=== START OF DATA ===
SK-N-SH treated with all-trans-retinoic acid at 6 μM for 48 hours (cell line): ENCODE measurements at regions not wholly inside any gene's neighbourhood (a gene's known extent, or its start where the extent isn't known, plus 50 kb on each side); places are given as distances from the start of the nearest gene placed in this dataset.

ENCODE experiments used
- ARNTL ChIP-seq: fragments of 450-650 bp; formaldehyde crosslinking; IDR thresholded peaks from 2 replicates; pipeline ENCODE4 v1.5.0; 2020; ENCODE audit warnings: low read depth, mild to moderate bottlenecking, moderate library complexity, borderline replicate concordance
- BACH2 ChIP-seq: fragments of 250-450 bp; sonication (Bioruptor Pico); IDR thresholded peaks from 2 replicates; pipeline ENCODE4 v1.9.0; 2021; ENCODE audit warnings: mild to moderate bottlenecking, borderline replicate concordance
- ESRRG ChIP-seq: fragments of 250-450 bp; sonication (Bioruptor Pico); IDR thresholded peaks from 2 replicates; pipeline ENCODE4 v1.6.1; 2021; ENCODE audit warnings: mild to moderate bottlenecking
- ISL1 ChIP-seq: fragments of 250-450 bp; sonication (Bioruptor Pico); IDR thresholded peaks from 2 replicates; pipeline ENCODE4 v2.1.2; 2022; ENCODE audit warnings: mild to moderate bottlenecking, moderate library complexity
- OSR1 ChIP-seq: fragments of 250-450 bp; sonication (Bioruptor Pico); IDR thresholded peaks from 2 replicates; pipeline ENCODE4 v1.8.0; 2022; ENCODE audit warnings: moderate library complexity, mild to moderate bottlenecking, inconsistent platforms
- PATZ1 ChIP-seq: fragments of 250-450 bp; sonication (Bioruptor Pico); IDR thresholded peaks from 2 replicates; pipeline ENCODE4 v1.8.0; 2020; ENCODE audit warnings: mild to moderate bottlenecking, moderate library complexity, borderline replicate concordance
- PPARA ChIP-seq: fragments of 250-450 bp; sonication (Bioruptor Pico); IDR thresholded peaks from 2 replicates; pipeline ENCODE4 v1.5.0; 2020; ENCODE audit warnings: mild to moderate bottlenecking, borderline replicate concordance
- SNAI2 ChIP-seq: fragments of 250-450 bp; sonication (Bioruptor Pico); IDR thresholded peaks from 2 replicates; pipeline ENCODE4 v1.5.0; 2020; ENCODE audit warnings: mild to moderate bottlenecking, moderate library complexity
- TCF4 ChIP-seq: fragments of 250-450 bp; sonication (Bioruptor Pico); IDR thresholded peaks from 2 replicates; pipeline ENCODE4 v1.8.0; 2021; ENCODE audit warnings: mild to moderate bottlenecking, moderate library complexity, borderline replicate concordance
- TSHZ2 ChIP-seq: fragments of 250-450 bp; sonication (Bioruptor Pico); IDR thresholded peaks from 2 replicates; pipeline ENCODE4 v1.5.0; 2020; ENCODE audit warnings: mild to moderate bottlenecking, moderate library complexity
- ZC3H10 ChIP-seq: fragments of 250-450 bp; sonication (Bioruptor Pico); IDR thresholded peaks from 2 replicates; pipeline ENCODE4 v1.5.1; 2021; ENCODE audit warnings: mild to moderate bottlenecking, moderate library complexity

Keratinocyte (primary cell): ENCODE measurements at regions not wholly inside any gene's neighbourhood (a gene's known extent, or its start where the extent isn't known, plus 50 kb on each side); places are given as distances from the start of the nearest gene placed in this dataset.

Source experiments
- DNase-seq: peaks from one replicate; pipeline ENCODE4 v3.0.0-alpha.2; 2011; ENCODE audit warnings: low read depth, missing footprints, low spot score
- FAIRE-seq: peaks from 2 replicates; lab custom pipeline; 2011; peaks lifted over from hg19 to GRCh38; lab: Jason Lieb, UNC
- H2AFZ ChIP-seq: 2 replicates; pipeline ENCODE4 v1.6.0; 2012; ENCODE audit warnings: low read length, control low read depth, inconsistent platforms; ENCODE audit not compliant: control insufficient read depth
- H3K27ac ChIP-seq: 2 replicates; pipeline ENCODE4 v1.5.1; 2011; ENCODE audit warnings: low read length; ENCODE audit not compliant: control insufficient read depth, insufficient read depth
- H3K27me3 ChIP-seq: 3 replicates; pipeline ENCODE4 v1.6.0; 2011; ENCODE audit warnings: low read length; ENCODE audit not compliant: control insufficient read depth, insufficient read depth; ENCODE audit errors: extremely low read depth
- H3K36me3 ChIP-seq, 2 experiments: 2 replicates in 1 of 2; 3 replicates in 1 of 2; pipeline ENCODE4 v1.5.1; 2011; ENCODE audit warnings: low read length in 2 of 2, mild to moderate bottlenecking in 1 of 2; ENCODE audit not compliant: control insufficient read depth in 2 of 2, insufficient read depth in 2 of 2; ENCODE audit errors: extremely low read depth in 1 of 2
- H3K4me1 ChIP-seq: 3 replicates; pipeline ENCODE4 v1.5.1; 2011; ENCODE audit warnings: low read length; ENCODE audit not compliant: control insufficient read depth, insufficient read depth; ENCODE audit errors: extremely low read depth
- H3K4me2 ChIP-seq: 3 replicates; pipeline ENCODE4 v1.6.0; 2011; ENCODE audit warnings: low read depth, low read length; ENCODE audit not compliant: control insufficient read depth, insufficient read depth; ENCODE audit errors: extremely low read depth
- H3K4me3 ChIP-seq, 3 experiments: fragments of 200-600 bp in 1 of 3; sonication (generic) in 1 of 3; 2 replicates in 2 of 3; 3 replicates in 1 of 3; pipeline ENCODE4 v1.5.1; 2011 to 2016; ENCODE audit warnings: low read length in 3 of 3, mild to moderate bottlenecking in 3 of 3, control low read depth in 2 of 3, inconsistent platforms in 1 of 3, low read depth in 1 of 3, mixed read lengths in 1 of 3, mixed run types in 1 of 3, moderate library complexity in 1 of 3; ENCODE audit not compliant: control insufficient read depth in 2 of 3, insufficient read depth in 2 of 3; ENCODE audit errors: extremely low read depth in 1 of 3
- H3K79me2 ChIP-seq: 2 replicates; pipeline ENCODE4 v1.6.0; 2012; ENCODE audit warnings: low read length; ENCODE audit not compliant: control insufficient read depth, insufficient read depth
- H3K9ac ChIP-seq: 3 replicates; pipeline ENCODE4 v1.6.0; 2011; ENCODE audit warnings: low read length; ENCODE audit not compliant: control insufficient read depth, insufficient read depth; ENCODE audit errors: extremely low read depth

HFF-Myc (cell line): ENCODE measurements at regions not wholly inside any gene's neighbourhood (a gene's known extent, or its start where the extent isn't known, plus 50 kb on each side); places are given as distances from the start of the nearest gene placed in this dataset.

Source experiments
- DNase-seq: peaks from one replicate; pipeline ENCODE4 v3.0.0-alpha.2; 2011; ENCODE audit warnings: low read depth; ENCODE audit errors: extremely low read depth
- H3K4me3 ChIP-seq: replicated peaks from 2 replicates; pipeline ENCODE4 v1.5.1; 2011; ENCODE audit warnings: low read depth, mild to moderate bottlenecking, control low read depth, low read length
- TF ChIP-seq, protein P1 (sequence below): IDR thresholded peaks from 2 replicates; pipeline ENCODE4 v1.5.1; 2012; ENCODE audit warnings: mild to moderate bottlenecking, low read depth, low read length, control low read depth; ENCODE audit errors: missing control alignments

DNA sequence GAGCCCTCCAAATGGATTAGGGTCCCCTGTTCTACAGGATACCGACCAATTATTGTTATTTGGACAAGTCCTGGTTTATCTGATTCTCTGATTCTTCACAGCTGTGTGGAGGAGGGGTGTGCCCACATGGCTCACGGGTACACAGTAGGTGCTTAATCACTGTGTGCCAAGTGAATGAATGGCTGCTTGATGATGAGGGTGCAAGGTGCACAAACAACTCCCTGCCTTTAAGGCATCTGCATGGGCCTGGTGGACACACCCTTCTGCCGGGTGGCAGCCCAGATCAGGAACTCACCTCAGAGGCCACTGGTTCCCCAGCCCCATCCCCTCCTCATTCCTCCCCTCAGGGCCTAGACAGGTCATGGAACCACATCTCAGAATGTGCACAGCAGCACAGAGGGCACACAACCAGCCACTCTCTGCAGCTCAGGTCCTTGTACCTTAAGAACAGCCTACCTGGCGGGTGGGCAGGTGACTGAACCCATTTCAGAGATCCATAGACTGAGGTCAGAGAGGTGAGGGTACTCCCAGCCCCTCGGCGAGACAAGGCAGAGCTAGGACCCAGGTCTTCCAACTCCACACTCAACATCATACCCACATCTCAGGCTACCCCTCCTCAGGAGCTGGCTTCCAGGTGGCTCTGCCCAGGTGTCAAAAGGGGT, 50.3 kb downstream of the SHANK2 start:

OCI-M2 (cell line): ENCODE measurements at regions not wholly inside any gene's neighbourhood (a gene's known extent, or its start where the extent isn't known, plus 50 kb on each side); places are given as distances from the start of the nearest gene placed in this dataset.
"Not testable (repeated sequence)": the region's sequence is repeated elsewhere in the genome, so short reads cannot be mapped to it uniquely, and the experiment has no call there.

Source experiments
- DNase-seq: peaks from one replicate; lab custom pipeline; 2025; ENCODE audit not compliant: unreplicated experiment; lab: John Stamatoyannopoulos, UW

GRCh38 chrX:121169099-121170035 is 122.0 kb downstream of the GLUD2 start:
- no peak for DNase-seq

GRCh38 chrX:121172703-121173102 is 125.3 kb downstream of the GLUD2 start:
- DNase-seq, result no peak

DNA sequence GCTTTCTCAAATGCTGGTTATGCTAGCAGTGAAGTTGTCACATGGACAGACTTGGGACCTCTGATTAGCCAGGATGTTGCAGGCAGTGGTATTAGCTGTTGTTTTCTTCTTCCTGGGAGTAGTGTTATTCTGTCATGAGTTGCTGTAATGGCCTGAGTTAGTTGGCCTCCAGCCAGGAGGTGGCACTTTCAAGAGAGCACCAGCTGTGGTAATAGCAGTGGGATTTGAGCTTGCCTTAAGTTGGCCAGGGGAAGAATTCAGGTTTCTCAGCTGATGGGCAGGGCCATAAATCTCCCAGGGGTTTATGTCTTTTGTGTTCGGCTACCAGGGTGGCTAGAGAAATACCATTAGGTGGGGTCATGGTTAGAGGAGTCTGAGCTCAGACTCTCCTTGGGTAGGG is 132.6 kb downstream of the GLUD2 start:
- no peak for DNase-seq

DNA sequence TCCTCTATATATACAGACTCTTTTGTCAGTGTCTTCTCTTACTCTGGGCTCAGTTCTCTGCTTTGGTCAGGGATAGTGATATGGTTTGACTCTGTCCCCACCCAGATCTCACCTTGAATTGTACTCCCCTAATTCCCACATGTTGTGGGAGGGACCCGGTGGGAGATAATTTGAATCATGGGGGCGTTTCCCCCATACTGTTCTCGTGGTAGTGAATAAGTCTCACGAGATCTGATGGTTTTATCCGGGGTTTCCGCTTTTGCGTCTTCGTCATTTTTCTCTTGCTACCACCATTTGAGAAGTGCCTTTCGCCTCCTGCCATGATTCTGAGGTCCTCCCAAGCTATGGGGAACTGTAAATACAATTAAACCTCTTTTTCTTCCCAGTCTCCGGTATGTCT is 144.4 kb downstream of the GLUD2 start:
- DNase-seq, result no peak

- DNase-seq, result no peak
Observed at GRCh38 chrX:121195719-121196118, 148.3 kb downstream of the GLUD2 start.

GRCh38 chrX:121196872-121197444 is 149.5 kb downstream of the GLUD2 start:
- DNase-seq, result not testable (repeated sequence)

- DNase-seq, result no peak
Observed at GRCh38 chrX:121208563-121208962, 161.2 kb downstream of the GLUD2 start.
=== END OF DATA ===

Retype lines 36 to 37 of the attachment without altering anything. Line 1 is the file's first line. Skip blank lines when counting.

- DNase-seq: peaks from one replicate; lab custom pipeline; 2025; ENCODE audit not compliant: unreplicated experiment; lab: John Stamatoyannopoulos, UW

GRCh38 chrX:121169099-121170035 is 122.0 kb downstream of the GLUD2 start: